Researchers recently found vitamin D levels to be significantly lower among children with type 1 diabetes compared to children with other diseases.
Type I diabetes (T1D) is a type of diabetes usually diagnosed in childhood. T1D is an autoimmune disease in which the immune system attacks and destroys the body’s own insulin-producing beta cells. Unlike T2D, it is poorly understood how to prevent T1D.
Researchers have been interested in a possible link between vitamin D deficiency and T1D because of vitamin D’s beneficial role in immune functions. A recent meta-analysis, for example, found that babies receiving vitamin D supplements were 29% less likely to develop T1D later in life. Additionally, studies have found a gradient to T1D in relation to global latitude. Rates of T1D are low near the equator and much higher as you move away.
In the current study, researchers out of Italy conducted a case-control study, to see what the vitamin D levels of children were upon recent diagnosis of T1D, and how those levels compared to children without T1D.
Fifty-eight children with recent diagnosis of T1D participated in the study. Among the 58 children with T1D, 29 patients were included who had diabetic ketoacidosis. Diabetic ketoacidosis is a serious complication of diabetes that occurs when the body has low levels of insulin. Without insulin, the body breaks down fat because of the need for fuel. This produces a buildup of acids in the bloodstream which can lead to rapidly developed symptoms of shortness of breath, abdominal pain, and weakness, among other things.
For each child with T1D, researchers found 2 to 3 matched children with exact age, sex, and season of visit, which equaled 166 control participants. What makes this study particularly interesting is how they selected the control group. The researchers sought out not healthy children, but children admitted to the hospital with other various illnesses. These children were admitted to the hospital for conditions like respiratory infections, neurological diseases, renal failure, and skin infections. Such conditions have been associated with high incidence of vitamin D deficiency. So the question is, are children with T1D even more likely to have deficiency?
The researchers measured serum vitamin D levels of all children with T1D and the matched control group. Here’s what they found:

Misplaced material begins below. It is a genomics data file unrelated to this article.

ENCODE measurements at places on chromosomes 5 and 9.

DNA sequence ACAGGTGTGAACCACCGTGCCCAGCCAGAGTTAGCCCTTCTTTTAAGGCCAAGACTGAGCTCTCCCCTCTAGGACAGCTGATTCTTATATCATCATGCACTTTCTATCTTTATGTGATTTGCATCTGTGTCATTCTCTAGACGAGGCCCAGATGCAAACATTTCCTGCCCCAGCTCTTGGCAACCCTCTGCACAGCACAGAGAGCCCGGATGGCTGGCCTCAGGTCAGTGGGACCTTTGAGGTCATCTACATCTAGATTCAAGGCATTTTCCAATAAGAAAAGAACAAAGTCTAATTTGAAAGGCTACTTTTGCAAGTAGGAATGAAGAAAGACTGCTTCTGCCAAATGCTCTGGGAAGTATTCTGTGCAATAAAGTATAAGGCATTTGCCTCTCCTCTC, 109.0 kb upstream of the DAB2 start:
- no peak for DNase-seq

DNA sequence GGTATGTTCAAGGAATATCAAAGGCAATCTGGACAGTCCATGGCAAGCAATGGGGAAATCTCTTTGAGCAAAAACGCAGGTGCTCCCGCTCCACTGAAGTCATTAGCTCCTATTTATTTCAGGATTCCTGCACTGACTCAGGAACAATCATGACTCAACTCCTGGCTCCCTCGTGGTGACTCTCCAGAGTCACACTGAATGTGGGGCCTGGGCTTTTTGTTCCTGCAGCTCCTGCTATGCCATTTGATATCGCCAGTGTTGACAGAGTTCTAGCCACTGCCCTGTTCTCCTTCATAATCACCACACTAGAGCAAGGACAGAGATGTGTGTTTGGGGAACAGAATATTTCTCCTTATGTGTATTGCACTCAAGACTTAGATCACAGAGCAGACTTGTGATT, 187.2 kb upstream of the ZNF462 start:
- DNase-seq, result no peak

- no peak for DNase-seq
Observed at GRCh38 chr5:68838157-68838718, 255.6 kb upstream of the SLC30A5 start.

- Median vitamin D levels for the T1D group and control group were 14.48 ng/ml and 19.48 ng/ml, respectively (p=0.010).
- Median vitamin D levels for patients with diabetic ketoacidosis was 12.08 ng/ml, a level significantly lower than those without the complication (p=0.019).
- Lower vitamin D levels were significantly associated with increased odds for developing T1D (OR=3.45, p<0.05).
- There was no significance found between season and risk of developing T1D.
The researchers concluded,
“The results of our study confirm previous results observed in adults: in new-onset T1D, serum 25(OH)D levels at diagnosis were significantly lower in patients than in control subjects.”
The researchers note that limitations of the study include the lack of longitudinal analysis and limited number of patients. Additionally, even though vitamin D supplementation isn’t common among Italian children, no information on supplementation was gathered.
Further research is needed. It remains to be seen if a randomized controlled trial will be conducted to see if vitamin D supplementation during very early childhood can prevent T1D. Given its relatively rare incidence (in Finland, rates are very high, but still only at 64 cases per 100,000), it would be a difficult randomized controlled trial to fund and execute properly due to the number of children researchers would need to enroll. One suggested strategy is to conduct a randomized controlled trial on children who are genetically predisposed of developing T1D, to see if vitamin D can prevent or delay onset in this subset of children.